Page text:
It's then beyond belief to me that HTC are telling me I need a laptop with a specific Displayport output, configured in a specific way. The whole purpose of Thunderbolt 3 is that is covers all these bases in one, surely the right drivers/firmware should be able to make this work instead of advising me, who has spent the best part of £1200 on a brand new Vive Pro, to go spend another £1000 just to get a compatible port for your cabling system. It's ridiculous. I might expect this from a used car salesman, but the Vive Pro is supposed to be the world leading VR device for VR Ready laptops and desktops. I bought one brand new off the shelf delivered from Taiwan. This should work, there is no good reason to my mind why it should not. Please surely this can be resolved.

Link to comment
Share on other sites

I have a couple of notes here:

   

  • Displayport 1.2+ is a hard requirement of the Vive Pro HMD. There is no workaround to this. If your GPU cannot support DisplayPort 1.2+ signaling on either a native DisplayPort, a MiniDisplayport, or a USB-C port that's capable of supporting DisplayPort1.2+ signaling.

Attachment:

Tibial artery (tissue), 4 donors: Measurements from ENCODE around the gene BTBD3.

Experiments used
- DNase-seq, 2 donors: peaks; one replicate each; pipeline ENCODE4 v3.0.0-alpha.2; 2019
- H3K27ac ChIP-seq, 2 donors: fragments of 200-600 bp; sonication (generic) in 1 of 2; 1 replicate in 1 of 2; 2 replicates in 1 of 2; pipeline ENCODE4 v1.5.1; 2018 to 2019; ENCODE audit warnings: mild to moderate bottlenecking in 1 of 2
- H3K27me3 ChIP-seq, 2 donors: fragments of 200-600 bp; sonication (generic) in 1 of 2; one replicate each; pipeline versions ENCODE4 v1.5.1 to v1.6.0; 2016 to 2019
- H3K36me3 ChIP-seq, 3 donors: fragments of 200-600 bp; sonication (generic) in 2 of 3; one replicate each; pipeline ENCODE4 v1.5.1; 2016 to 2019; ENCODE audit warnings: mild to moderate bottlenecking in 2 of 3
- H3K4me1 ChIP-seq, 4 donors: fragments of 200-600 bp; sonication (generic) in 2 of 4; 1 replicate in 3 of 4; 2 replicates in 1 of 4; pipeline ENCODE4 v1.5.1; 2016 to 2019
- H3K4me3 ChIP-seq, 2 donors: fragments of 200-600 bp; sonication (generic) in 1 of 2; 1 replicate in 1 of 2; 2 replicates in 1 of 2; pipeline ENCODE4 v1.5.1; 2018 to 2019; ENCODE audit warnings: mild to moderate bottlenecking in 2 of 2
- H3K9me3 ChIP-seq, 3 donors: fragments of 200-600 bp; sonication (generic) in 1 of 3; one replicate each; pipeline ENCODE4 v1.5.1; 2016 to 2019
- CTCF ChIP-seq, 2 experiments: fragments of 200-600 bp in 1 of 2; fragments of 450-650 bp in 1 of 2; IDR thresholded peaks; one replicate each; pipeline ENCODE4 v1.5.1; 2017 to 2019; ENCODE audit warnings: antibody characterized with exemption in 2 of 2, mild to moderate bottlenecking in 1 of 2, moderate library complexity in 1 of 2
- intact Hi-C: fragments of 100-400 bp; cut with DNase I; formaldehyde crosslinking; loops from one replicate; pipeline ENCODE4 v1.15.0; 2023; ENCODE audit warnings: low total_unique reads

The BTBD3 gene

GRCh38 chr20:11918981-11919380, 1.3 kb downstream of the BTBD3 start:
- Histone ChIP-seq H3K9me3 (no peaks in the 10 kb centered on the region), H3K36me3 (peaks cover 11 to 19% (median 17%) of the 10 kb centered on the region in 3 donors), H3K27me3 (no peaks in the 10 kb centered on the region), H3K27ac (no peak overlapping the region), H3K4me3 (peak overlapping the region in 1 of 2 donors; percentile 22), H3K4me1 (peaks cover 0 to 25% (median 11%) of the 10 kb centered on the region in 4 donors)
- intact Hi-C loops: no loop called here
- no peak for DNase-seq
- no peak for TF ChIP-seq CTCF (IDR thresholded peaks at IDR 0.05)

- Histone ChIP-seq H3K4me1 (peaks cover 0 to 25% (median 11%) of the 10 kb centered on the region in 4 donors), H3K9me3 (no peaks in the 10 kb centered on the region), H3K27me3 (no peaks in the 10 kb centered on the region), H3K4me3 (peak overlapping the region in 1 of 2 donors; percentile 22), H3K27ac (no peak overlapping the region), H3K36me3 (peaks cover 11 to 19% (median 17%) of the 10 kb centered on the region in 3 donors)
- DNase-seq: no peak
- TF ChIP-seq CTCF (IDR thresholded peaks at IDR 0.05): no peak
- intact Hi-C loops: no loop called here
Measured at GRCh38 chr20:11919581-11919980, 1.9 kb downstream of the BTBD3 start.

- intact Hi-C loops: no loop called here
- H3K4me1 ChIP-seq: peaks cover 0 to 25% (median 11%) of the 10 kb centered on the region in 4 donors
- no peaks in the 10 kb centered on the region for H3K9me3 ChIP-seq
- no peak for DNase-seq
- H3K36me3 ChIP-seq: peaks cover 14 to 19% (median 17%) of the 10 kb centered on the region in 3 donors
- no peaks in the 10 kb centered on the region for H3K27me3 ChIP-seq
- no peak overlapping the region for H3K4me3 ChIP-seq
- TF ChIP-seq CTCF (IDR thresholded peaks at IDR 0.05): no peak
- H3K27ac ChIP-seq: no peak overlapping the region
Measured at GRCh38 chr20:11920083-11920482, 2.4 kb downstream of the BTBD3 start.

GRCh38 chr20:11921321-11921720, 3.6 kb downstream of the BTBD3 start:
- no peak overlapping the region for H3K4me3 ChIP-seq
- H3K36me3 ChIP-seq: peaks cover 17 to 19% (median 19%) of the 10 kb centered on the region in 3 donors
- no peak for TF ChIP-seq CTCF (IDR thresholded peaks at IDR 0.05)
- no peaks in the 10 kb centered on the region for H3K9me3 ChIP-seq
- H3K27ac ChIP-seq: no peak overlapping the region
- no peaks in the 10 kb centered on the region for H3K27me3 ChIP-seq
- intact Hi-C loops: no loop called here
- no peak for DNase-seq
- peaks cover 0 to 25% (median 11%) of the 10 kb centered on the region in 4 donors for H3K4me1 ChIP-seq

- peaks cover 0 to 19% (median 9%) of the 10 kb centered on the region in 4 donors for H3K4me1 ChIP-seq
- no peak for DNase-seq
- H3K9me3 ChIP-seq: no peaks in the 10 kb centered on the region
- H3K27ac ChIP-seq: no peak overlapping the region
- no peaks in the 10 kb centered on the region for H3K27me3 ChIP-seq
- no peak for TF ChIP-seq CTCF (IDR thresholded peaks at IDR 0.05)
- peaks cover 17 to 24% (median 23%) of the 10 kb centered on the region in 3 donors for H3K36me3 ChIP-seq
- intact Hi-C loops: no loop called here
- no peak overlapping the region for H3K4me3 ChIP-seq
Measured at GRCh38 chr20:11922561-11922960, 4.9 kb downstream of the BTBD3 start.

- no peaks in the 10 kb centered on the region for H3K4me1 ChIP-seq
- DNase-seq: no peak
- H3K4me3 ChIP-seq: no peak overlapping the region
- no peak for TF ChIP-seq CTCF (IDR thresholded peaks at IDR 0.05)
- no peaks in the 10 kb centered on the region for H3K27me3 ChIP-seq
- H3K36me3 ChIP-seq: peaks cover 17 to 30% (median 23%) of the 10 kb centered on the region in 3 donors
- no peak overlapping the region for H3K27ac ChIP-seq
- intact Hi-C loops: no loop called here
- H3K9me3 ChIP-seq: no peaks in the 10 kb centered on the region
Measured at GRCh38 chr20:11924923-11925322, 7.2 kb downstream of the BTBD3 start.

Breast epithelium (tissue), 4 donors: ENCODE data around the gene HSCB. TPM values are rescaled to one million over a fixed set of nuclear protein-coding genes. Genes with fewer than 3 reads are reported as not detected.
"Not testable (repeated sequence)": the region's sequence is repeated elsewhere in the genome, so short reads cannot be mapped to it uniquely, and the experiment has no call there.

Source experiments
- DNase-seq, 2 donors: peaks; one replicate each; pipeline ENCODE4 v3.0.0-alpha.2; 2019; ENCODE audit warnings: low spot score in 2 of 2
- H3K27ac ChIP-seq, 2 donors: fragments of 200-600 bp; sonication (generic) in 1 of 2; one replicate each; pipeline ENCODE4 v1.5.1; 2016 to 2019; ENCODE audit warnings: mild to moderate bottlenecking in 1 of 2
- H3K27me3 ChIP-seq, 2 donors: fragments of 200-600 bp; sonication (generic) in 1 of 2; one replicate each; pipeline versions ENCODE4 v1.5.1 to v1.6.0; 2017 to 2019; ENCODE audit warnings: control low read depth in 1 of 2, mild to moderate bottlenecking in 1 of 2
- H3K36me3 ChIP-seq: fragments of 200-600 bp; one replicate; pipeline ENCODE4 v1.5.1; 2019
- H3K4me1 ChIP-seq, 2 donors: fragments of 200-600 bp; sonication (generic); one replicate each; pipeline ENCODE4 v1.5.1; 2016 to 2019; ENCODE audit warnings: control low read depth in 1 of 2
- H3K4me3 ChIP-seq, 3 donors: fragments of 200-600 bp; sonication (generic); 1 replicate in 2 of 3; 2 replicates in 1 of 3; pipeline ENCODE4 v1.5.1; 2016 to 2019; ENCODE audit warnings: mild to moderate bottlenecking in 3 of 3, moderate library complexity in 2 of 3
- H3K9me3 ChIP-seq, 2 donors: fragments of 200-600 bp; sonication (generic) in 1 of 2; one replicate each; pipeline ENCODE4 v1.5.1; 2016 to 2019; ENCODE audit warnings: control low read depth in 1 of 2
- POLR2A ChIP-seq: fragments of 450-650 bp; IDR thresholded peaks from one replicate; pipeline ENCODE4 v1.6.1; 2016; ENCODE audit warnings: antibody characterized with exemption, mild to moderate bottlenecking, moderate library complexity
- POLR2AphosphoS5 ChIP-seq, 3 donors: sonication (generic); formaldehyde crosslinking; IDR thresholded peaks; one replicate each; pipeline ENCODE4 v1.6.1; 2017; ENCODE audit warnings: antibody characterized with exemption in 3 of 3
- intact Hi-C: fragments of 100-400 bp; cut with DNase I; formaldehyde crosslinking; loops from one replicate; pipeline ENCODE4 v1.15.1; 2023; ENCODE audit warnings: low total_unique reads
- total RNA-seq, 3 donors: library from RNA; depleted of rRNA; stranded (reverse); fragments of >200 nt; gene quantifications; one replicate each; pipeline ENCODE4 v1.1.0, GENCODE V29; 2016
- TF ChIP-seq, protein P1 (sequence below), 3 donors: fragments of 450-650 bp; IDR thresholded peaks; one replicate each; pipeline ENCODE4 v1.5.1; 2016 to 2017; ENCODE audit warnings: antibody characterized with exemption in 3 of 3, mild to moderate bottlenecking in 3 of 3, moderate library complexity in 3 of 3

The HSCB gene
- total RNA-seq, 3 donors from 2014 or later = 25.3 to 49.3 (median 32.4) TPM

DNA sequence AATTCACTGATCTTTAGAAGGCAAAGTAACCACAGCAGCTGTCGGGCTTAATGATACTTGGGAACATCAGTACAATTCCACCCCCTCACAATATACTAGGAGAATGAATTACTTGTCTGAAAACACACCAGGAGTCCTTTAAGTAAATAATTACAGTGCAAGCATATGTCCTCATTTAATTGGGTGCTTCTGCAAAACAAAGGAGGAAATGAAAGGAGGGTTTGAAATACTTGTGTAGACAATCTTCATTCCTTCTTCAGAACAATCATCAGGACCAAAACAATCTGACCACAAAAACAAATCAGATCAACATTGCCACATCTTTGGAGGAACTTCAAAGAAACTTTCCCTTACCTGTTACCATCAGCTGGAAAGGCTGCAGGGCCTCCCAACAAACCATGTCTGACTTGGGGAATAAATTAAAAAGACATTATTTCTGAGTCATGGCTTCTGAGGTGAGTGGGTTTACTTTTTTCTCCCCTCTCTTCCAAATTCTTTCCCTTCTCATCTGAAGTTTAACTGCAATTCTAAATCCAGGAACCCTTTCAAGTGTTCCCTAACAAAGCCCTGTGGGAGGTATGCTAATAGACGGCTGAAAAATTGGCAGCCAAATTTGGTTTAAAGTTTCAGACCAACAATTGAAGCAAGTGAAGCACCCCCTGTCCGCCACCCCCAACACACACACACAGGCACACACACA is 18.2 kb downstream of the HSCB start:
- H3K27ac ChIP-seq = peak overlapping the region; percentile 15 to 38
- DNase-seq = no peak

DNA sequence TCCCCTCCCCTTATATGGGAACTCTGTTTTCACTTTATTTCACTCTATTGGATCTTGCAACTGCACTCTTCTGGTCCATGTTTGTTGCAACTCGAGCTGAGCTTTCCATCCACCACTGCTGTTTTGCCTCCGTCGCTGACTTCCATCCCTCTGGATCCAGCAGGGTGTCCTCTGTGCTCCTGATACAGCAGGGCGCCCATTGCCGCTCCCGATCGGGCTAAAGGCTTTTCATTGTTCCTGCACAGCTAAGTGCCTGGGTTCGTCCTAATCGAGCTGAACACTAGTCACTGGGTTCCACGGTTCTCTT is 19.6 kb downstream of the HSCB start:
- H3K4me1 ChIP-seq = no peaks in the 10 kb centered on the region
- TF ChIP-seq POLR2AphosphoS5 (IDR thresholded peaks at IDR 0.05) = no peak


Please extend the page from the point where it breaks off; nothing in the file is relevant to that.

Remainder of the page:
• Note: The Oculus Rift S and Valve Index both have the same requirement!
  • You're both running GTX1060 - MaxQ. MaxQ is a less-powerful version of the Desktop 1060 - it is not equivalent to a desktop 1060 chipset. The GTX1060 Max Q is below the Vive Pro's system requirements; the difference between a GTX1060 and a 1060Max Q is significant when it comes to the higher resolution requirements of the Pro. 
    • This is a situation where Nvidia's naming scheme is super confusing. A GTX1060 Max Q is less powerful than a GTX970 (Vive Pro's Min hardware req)
  • There are two things at play here. Hardware system requirements for the Vive and then system requirements for the software you're running which has additional overhead. For the majoirty of content, you'll want a GTX1070 to hit 90FPS at 100%ss with minimal reprojection on Vive Pro or any HMD of similar resolution.

 

 

  • The only real thing to do in this case is to override the default resolution of the HMD and lower it down to something that gives your GPU a fighting chance. First, make sure you have motion smoothing enabled. Next go to SteamVR -> Video -> Application Resolution -> Enable Custom Resolution. Lower this value and see how it affects your frame timing. You can also try on an app by app basis to see if there are things you can turn off to improve perf.